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I'm building a web application that primarily constitutes of CRUD operations of data from back end/database. There are instances where in I have to write business logic(I'm sure we will have more business logic built as we go deeper in to development). Currently for each UI screen I'm creating I create a model class,Service class, DAO class, a controller(it's servlet essentially) and bunch of jsp pages. In most cases the service class just calls the methods from DAO to pass in model objects. Essentially we use model classes to map data from UI screens. Hence the controller will have the model objects populated when a form is submitted. I have started using service classes to keep a separation layer from web layer to DAO layer. But at times I feel that the service class is just adding unnecessary level of API calls, I would think that I could just inject the DAO in to Controller and complete the task faster. I want to use the service class only when there is additional business logic to be performed. If you have to design an application what factors do you consider using controller->DAO vs controller->Service->DAO control flow?

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    I came into an already existing project when I started my current job. I have been here for a little over a year. Honestly, I just realized that there is supposed to be a separate layer for injecting DAO. The project at work just injects them into the Controllers. Now that I know this, and have ready about the benefit of atomicity, I think having a service layer would have been good since we do have multiple interacting entities throughout the application. – theblang Sep 17 '13 at 19:42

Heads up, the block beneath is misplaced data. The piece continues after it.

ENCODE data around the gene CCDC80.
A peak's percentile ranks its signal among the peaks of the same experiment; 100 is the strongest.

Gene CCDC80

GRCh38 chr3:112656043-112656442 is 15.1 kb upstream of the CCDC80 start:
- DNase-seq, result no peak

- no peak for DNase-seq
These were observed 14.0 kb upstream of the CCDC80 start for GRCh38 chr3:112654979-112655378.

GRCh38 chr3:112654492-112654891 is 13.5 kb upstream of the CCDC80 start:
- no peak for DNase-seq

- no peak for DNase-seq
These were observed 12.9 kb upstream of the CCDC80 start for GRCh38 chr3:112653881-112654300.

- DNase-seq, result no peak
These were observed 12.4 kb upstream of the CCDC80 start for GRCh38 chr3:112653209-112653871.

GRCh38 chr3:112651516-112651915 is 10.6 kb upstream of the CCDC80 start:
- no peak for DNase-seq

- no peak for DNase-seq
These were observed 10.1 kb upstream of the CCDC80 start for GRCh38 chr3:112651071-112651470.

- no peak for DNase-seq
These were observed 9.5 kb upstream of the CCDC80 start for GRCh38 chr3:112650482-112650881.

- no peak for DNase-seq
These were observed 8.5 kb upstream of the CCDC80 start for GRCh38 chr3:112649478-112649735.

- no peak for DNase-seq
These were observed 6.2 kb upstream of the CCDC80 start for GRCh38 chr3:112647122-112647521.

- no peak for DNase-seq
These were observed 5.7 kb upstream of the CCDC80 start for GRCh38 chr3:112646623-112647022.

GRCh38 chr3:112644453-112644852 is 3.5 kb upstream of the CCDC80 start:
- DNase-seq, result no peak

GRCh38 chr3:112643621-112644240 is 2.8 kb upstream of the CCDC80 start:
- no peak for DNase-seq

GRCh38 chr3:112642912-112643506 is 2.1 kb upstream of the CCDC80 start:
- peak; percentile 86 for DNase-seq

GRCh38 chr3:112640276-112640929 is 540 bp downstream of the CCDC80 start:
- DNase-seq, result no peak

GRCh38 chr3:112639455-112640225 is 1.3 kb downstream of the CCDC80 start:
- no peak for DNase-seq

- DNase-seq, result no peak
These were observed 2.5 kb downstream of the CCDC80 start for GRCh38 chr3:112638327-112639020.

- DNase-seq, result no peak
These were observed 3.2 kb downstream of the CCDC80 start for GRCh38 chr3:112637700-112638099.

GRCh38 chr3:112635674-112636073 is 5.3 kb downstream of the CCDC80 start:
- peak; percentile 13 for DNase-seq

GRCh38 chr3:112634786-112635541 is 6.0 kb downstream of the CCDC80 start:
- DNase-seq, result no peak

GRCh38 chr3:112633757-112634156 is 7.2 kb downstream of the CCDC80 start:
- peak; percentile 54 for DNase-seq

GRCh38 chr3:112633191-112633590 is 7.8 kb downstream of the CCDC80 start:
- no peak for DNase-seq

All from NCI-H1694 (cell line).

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DAOs are more granular and deal with one specific entity. Services provide macro level functionalities and can end up using more than one DAO. Typically, Services are used for defining transaction boundaries to gain atomicity. In other words, if you end up updating multiple tables using multiple DAOs, defining transaction boundary at service will help in either committing or rollbacking all the changes done to DB.

In your design, since you are primarily doing CRUD for various entities, it may seem that services are not adding much value. However, think of web-based front end as one way of updating data. Usage of services will allow you to expose same capabilities as a web-service later to other forms of client like third party integrators, etc.

So, in summary, your design seems to be in line with conventional practices. If you feel that you can combine multiple services into one based on some common theme such that it can reduce the overhead of code, then, you should go ahead and do it. At the end of day, ultimate goal is to create maintainable code which no one is afraid to change when need arises.

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    "Usage of services" you don;t need a service class to return a simple list/perform crud or expose as a restful-api. You need a serpate service classes when manipulating multiple interacting entities. – NimChimpsky Apr 26 '13 at 12:00